Tuesday, August 02, 2011

The Moscow Subway

Just a short post for now. I am sitting in the Panorama Lounge as our boat is going through a lock. We will be docking in Uglich in about an hour and then heading out for an afternoon walk through the town. And, of course, I will post about that when the time is right.

The Moscow subway is a thing to behold. It was largely built during Stalin's reign and his concept was the the stations should be like underground palaces. Well, maybe not quite, but certainly an improvement over the ones in New York.

The Moscow Subway Map
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As you can see, it is quite an extensive system and from what I saw on our bus tour there are subway stops all over the place.

I can't tell you the names of the stations that we got on and off at, but I think they were the first two that were built.

This is the name of the station where we caught our train, but I still couldn't tell you what it was.

You Try To Pronounce It
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And the subways are quite gorgeous. The one we entered was the deepest subway in the system and the escalators, which were all working, unlike in New York, were pretty impressive.

Gong Down, Mr. Tyler
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There was a big free concert in the park right across the street from the subway so the station was packed with young people coming and going. And still, the floors were immaculate. Again, it must just not be in most people's DNA to throw stuff on the ground, or else the penalty for doing so is so severe you just don't want to risk it.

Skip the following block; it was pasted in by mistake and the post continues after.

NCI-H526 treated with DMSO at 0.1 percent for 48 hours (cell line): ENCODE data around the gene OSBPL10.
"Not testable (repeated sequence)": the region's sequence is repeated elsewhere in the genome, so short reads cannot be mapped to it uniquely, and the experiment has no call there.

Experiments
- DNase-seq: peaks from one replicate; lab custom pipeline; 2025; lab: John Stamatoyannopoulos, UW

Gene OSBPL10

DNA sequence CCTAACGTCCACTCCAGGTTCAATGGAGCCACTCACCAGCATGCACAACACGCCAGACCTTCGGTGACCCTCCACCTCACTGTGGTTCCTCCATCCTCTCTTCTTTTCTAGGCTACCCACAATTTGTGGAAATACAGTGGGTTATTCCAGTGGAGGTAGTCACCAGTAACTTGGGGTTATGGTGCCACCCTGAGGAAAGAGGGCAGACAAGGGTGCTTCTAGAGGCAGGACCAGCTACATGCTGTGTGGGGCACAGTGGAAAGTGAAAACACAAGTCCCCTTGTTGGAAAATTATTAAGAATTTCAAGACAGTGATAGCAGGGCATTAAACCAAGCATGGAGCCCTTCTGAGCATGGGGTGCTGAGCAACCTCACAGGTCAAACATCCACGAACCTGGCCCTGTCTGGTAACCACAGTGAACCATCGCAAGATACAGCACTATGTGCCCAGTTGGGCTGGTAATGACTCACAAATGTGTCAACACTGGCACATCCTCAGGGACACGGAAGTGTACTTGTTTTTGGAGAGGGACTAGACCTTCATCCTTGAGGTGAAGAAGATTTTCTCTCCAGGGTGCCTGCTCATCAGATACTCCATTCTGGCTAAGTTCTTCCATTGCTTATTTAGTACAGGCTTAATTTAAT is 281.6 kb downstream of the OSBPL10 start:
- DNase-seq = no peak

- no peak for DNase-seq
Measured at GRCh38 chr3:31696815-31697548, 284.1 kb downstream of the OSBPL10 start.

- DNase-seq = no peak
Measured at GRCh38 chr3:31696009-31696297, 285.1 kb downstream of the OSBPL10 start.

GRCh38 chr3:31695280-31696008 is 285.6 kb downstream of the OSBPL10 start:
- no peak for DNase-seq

And No Graffiti
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Now how long do you think a painting like that would last in a New York subway before it was defaced.

The other thing is that there is no advertising in either the subway stations or in the subway cars. And the subway cars, like the stations, are immaculate.

Waiting For Our Train
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The station where we got off was right by Red Square, the Kremlin, and Gum and it really was like a museum with around fifty bronze statues.

Just One Of Many
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The only thing remotely close to defacing the statues was a long tradition of touching the nose of the dog on two of the statues. It is considered good luck to do so, and almost everyone does.

Shiny Noses
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I wish we had a few more days in Moscow because I would really love to explore the subway system a bit more and see some different neighborhoods, Maybe hit a few local bars and try a neighborhood restaurant. But, unlike the other two river cruises I was on, there was no option for an extension in Moscow. Nor in St. Petersburg. You get your visa for the duration of your river cruise and there is no leeway on either end for any additional time. A pity, because it is often the stuff you do on your own without guides that is the most interesting. And it isn't because you have to have guides with you. You could go off on your own anytime you wanted to. Oh well, what can you do. It is unlikely that I will ever have the opportunity to return.

We are about to dock so I shall have to say good-bye for now. Much more to post about Moscow so I will try to do that later today after our walking-tour. Or not, depending on how much vodka I consume.


Joe non Papa said...

Touching the dog's nose is a lot like the NYC tradition of tourists touching the bronze bull in Bowling Green. Only they touch a different part of the anatomy.

Bar Man said...

There is a mermaid statue on the malecon in Puerto Vallarta and you can guess where the shiny spots are on that statue.